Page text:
The fall is conference season for investment advisors and financial planners, marked this year by two of the biggest annual gatherings held just weeks apart–The Financial Planning Association’s meeting in Nashville the last week of October followed by Schwab Institutional’s Impact show, held this year in Washington, D.C., the first week of November.
At the opening general session of the FPA’s “gathering of the global financial planning profession,” attendees heard a band made up mostly of FPA members kick off the show country-music style. Executive Director Marv Tuttle got a rousing response when he asserted that the association “stands up for the common man and woman,” presaging more tough talk from the FPA leadership, notably President Dan Moisand.
After he introduced the winner of the 2006 P. Kemp Fain Award, Bill Carter of Carter Financial in Dallas, in a general session on October 22, Moisand addressed the stance the FPA has taken on two hot topics: the SEC’s broker/dealer exemption and the proposed revisions of the CFP Board’s ethics and practice standards. Moisand noted that FPA’s lawyers had made oral arguments before the court a few weeks before. While a ruling is expected soon, “in some ways, we’ve already won,” he asserted, since “our suit has made the public more aware than ever before that a financial planning profession exists,” and further that “our role has been defined in the minds of much of the media the same way we define our roles for ourselves.” As for the FPA’s approach to the proposed revisions, Moisand said “you made it clear you were disappointed with the Board’s proposals,” and called on the Board to “trash this proposal.” (On page 54, Moisand writes about what the Board got right in its proposal.)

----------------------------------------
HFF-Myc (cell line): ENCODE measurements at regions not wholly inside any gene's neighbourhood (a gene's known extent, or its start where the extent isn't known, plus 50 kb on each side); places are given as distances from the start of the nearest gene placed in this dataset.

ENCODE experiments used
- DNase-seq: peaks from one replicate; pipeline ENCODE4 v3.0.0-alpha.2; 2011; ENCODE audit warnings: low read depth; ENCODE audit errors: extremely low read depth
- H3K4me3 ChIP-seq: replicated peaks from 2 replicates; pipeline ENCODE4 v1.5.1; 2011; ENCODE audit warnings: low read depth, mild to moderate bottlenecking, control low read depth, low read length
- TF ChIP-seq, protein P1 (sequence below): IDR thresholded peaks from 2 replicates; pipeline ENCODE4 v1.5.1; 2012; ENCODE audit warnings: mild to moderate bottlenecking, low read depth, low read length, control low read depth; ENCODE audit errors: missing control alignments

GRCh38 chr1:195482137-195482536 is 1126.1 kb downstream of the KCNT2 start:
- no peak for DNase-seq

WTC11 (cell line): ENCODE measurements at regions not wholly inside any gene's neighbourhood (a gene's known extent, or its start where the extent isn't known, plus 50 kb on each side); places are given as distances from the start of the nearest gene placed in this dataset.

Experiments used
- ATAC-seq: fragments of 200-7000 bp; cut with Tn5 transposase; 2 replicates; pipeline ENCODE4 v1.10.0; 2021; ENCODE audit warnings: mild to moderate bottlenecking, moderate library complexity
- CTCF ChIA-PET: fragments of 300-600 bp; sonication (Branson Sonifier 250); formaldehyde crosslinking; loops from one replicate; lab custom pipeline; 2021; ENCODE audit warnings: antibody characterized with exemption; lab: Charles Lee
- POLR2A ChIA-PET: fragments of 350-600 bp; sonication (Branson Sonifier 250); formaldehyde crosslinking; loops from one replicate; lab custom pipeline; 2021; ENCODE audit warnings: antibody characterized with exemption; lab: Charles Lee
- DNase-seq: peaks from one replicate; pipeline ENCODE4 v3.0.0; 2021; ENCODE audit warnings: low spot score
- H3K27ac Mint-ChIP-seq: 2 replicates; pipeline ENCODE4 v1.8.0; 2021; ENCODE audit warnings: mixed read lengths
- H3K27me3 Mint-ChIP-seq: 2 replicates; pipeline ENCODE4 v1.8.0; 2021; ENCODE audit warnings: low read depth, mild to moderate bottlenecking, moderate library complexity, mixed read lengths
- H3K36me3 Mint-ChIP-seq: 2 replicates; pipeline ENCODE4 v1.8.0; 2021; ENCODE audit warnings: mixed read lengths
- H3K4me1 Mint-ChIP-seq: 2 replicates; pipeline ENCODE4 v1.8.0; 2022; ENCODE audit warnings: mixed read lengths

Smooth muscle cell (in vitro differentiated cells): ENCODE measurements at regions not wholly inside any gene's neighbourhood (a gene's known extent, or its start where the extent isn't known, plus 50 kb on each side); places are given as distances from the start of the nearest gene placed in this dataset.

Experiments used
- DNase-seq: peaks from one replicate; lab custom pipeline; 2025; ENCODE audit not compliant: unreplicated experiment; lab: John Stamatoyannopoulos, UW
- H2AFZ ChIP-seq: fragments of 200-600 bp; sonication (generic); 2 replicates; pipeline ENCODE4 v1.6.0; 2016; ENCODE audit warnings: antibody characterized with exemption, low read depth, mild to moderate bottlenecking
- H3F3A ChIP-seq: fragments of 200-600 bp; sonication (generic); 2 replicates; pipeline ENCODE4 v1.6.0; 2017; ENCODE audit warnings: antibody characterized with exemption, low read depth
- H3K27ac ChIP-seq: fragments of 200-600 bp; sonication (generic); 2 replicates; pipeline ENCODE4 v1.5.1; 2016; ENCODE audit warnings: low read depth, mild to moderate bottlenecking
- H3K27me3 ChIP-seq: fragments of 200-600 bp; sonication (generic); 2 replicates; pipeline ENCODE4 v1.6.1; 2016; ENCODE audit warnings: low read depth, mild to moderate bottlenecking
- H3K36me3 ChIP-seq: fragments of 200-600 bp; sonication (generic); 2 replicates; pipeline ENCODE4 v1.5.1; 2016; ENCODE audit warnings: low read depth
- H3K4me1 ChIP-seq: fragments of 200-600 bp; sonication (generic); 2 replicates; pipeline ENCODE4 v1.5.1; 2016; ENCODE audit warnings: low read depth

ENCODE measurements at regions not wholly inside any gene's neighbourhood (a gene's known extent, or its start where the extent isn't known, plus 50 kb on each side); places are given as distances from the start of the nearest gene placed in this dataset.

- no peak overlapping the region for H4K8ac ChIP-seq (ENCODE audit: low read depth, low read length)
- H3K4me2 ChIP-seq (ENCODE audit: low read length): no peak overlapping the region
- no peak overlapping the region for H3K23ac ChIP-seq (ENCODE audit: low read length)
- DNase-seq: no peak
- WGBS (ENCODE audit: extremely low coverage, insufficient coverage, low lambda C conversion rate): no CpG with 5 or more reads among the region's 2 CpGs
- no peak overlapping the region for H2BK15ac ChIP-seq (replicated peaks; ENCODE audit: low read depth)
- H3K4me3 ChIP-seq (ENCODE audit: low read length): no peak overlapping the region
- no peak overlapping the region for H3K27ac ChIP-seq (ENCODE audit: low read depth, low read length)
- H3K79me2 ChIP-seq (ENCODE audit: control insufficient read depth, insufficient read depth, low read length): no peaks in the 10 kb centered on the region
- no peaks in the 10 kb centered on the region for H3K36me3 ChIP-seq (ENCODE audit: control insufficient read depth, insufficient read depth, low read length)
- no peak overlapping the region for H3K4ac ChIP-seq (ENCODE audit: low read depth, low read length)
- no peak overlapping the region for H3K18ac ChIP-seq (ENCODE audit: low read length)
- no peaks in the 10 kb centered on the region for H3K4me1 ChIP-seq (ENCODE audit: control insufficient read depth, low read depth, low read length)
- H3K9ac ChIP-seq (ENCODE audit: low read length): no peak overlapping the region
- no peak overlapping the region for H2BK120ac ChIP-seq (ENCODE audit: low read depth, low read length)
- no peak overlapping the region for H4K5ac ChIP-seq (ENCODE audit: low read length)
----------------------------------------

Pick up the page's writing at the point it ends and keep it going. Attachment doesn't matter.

At the Schwab show, nearly 3,000 attendees, including some 1,900 advisors, heard Alan Greenspan laud hedge funds as “extraordinarily important” instruments that expose, then remove inefficiencies in the capital markets. Hedge fund managers’ search for “niche returns,” Greenspan told the audience at the Washington, DC, Convention Center, “stabilizes the system.” He said the global economy “is in extraordinarily good shape,” noting that he’s “never seen an economy get into trouble when profit margins were rising.”